Kiosks, containers take over walkways in Sekondi-Takoradi
The increasing population and unguided commercial activities in the twin city of Sekondi-Takoradi have turned the well-planned and third largest city in the country into a town of kiosks.
The commercial activities of road side-mechanics, food vendors, mobile money vendors, barbering shops and petty traders, which generate tonnes of waste, are seriously fading away the beauty and clean city environment.
While designing the layout of Sekondi-Takoradi, the city planners created boulevards with footpaths for pedestrians to keep them off the street; however, the situation has changed.
The streets of the twin city and the adjoining Effia-Kwesimintsim Municipality are a perfect demonstration of lawlessness involving traders and the general public. The shoulders of the streets have been turned into kiosk avenues for barbering, hairdressing and petty trading shops.
Adding to that is the fact that the kiosks of all shapes and sizes do not have places of convenience.
Occupants of these containers urinate, defecate and put other forms of waste into small plastic containers and dispose of them in gutters in front of their respective containers.
While many of the kiosks and containers are sited on water hydrants, others sandwich electricity poles and hinder access to some strategic national assets.
The Daily Graphic set out to find out how these containers found their way on to the streets and it was discovered that assembly members who have arrogated powers to themselves allocated these strategic buffers to traders.
As a result, the managers of the Sekondi-Takoradi Metropolis and Effia-Kwesimintsim Municipal Assembly have grown a monster that is consuming the city, increasing waste and operating without control.
Aside from the kiosks, the streets of the Sekondi-Takoradi Metropolis and Effia-Kwesimintsim are inundated with thousands of food vendors, who operate in the morning and evening.
These food vendors use the open gutters for the disposal of their food waste, wastewater and other forms of waste generated through their daily activities.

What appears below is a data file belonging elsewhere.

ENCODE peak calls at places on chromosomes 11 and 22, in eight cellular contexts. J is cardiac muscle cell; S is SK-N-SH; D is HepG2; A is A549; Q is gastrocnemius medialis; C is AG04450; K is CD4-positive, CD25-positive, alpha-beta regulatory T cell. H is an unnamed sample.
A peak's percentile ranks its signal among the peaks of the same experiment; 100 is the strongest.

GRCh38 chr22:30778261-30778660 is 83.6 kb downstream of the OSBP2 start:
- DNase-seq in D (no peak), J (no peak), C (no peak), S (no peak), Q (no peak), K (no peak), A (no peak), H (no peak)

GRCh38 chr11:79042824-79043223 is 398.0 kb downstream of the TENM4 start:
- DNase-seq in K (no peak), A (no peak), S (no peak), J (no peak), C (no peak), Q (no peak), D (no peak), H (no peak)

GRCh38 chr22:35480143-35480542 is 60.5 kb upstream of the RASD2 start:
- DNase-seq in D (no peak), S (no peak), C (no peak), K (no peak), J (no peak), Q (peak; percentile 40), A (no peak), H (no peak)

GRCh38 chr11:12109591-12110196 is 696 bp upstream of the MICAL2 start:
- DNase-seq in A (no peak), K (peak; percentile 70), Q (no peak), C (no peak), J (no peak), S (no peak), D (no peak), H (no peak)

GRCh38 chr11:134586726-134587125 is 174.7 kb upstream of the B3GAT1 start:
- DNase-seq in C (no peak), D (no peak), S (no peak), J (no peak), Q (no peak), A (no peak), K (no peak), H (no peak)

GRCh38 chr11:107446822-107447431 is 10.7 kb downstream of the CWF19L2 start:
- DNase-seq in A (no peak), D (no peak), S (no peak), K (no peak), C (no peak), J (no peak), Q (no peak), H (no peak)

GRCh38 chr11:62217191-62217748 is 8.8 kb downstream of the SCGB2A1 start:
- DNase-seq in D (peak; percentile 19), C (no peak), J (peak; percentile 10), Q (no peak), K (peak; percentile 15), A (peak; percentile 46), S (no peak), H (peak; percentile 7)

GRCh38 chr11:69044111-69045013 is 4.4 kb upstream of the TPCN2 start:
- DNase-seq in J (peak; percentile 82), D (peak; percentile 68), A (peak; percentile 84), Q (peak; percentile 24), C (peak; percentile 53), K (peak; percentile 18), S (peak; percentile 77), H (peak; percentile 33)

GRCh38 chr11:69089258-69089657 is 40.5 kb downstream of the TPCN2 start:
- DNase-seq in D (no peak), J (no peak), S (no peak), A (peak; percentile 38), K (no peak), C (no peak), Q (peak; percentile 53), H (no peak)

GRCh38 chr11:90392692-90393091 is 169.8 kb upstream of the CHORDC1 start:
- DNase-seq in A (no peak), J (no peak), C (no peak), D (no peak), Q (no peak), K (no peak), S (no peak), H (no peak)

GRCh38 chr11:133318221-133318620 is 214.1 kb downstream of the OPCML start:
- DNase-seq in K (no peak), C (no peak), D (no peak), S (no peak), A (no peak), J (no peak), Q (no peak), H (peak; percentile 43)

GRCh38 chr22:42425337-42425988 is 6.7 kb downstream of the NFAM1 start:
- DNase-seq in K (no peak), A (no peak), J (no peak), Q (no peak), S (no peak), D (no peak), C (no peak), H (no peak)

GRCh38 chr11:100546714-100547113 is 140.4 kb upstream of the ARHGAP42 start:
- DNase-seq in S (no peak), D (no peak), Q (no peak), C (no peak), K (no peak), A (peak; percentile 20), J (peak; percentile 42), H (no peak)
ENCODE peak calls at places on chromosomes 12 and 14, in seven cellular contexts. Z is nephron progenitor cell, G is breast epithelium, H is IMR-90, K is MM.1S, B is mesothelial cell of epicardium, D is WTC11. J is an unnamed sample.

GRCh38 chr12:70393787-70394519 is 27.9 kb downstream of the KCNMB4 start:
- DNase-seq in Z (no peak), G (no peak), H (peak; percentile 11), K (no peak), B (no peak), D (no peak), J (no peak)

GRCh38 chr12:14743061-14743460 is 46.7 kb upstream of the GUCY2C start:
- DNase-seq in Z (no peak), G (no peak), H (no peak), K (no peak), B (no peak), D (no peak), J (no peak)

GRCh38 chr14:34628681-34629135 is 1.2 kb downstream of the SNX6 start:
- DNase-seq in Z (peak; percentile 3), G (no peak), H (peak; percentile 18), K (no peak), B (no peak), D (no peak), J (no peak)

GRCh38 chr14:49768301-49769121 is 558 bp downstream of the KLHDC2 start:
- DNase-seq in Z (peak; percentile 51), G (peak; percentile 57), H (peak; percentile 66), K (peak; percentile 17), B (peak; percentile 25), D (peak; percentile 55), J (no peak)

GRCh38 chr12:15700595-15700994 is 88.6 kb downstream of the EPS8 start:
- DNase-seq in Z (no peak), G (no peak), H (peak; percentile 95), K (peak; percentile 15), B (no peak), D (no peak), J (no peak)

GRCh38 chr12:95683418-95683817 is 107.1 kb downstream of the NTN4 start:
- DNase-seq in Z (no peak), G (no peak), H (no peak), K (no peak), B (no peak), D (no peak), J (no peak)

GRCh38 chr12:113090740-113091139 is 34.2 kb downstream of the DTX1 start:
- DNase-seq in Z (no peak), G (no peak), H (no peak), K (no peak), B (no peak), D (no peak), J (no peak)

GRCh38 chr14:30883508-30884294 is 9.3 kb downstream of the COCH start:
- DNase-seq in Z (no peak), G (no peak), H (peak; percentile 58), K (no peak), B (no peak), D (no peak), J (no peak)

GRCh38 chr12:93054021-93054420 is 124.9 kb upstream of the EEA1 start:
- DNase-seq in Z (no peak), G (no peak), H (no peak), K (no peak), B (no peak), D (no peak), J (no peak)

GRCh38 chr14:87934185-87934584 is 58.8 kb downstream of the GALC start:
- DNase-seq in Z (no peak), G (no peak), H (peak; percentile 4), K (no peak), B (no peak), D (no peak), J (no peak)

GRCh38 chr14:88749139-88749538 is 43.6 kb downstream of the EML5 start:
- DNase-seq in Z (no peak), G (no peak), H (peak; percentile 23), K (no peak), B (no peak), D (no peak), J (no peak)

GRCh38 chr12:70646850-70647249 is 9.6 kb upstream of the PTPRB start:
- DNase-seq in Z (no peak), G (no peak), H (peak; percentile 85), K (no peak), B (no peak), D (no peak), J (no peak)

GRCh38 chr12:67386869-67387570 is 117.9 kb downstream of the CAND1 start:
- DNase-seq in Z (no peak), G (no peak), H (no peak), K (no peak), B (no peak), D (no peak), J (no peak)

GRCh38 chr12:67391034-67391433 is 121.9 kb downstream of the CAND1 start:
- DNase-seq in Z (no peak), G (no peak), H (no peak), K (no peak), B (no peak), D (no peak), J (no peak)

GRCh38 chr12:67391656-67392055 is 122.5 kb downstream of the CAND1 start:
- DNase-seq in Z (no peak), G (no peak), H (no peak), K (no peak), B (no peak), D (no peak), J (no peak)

Another ugly phenomenon that managers of the cities are failing to address is the reckless opening of garages or what is popularly known as mechanic shops in the city.
Many years ago, the metropolitan assembly in its move to clear mechanics located at West Tanokrom, allocated a parcel of land at Mampong for their relocation, which is a distance from the central business district.
However, years after the relocation of these mechanics, the Mampong site is empty and many of these mechanics have integrated into various parts of the city operating next to residential facilities and on streets.
Several calls to the assemblies, road safety and other regulators have yielded nothing. The situation is such that these mechanics park vehicles undergoing repairs on both sides of streets.
Aside from the unauthorised mechanic shops in communities, other unacceptable practices are the activities of drivers who have turned communities into bus and taxi terminals.
Bus stops at Effia-Kuma Number 9 Traffic Light, Pipeano, Jubilee Park and many parts of the central business district have been converted to loading bays by the taxi and tro-tro drivers.
The unhealthy situation created by these drivers who have no affiliation to any of the transport unions has also festered beyond redemption by the Motor Traffic and Transport Directorate (MTTD) of the Ghana Police Service.
The drivers continue to use these places for loading, endangering the lives of members of the public and other road users with impunity.
Members of the general public have expressed surprise that managers of the city look on unconcerned while the drivers have a field day.
A resident of Anaji, a suburb in the metropolis, Mr Alfred Kojo Nsiah, said it was sad that all street corners had been converted into markets, bus terminals, footpaths turned into shops and pedestrians, especially children had to dangerously share the street with cars.
He expressed shock that even some properties had been developed to cover these footpaths and nobody seemed to care.
The Public Relations Officer of the Sekondi-Takoradi Metropolitan Assembly, Mr John Laste, said the increasing numbers of metal kiosks and trading activities along the street was a source of worry to the assembly.
“In our quest to curb the situation, we came up with the standardised kiosk, which would have the same features and not what we have currently – our infrastructure development proposal team came up with the drawings but the challenge is funding,” he stated.
He said what the assembly was thinking of doing was allowing hawking on the boulevards where traders use foldaway stands as pertained in other countries.
“With that, those selling waakye, kenkey, porridge and tea, among others, could easily trade and clear the stands and allow free flow of human traffic, but the current situation with all the challenges is not acceptable,” he said.
Mr Laste said the current situation required a conscious effort and the support from members of the general public to make the city work.
“A city with proper waste management system, a city where all walkways are free of trading activities is what we hope to achieve with the support of all stakeholders,” he said.